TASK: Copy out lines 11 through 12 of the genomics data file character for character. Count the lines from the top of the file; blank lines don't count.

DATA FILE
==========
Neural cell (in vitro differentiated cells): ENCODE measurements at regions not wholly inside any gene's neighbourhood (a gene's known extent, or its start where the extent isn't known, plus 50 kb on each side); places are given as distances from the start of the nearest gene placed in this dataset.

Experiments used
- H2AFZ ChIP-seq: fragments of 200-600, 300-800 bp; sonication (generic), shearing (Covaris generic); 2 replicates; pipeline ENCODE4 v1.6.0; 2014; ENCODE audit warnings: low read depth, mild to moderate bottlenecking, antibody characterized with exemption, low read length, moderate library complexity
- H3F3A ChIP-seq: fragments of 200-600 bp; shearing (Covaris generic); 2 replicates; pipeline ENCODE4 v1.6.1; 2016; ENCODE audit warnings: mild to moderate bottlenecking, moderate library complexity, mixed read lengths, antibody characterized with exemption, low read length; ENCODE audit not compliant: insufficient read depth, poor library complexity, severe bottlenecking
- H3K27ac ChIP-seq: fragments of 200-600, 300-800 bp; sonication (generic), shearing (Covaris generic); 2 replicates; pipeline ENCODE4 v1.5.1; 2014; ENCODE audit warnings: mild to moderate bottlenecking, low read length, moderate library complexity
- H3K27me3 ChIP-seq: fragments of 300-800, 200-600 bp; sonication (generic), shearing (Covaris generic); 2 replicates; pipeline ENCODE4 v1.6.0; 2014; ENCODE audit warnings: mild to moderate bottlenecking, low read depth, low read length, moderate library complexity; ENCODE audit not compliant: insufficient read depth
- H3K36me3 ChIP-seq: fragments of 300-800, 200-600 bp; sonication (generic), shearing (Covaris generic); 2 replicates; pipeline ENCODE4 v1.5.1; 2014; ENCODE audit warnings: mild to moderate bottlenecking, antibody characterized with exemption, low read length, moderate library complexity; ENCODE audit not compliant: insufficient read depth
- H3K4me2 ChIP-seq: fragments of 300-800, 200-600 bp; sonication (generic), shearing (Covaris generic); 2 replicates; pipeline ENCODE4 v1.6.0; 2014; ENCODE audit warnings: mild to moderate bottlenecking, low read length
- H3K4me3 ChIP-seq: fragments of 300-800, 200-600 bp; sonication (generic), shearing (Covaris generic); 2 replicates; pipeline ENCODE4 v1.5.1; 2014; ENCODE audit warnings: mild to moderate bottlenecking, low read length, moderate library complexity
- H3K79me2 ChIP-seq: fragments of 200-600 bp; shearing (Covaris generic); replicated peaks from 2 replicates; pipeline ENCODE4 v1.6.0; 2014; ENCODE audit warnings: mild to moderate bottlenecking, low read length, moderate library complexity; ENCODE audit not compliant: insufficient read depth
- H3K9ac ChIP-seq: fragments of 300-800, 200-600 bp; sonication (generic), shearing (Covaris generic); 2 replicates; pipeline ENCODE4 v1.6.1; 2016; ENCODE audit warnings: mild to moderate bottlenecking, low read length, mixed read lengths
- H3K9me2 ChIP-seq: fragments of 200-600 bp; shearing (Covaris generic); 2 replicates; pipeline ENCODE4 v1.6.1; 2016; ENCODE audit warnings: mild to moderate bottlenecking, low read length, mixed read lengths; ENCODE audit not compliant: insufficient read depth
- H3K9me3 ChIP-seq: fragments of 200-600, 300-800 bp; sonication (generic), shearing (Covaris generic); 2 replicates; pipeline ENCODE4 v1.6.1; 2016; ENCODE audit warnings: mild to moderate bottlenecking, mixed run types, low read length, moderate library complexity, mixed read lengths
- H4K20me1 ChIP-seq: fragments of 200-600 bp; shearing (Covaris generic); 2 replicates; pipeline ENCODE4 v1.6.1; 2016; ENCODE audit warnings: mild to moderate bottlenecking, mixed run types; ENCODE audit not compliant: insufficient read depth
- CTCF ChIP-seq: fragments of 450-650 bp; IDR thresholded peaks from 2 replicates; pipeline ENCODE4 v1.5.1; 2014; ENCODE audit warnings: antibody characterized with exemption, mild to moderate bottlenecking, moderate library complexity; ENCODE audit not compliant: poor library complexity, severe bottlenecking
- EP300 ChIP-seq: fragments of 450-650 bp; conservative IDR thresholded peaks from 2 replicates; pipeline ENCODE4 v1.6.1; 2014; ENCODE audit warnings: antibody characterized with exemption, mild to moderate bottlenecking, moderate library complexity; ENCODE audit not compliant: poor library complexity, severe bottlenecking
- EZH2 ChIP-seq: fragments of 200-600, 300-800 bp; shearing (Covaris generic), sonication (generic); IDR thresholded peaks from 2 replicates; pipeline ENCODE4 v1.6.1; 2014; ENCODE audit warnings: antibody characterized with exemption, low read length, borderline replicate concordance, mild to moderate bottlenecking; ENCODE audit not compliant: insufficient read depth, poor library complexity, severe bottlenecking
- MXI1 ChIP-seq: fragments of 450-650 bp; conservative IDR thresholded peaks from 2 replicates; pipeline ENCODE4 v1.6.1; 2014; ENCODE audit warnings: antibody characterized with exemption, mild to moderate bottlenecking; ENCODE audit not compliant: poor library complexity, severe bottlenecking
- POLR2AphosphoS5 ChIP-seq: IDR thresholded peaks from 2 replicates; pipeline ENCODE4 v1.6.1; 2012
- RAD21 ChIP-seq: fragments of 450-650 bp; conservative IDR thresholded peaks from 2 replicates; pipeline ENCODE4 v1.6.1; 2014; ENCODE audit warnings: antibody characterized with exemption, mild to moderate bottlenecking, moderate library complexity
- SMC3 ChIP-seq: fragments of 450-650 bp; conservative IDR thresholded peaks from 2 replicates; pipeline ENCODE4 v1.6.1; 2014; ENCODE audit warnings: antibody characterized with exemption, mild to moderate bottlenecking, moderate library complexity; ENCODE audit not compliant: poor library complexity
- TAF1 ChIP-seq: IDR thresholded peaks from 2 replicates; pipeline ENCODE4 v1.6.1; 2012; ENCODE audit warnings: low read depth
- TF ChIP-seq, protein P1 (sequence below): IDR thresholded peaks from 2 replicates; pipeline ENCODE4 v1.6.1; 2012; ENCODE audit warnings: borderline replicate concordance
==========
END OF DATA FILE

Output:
- H3K9ac ChIP-seq: fragments of 300-800, 200-600 bp; sonication (generic), shearing (Covaris generic); 2 replicates; pipeline ENCODE4 v1.6.1; 2016; ENCODE audit warnings: mild to moderate bottlenecking, low read length, mixed read lengths
- H3K9me2 ChIP-seq: fragments of 200-600 bp; shearing (Covaris generic); 2 replicates; pipeline ENCODE4 v1.6.1; 2016; ENCODE audit warnings: mild to moderate bottlenecking, low read length, mixed read lengths; ENCODE audit not compliant: insufficient read depth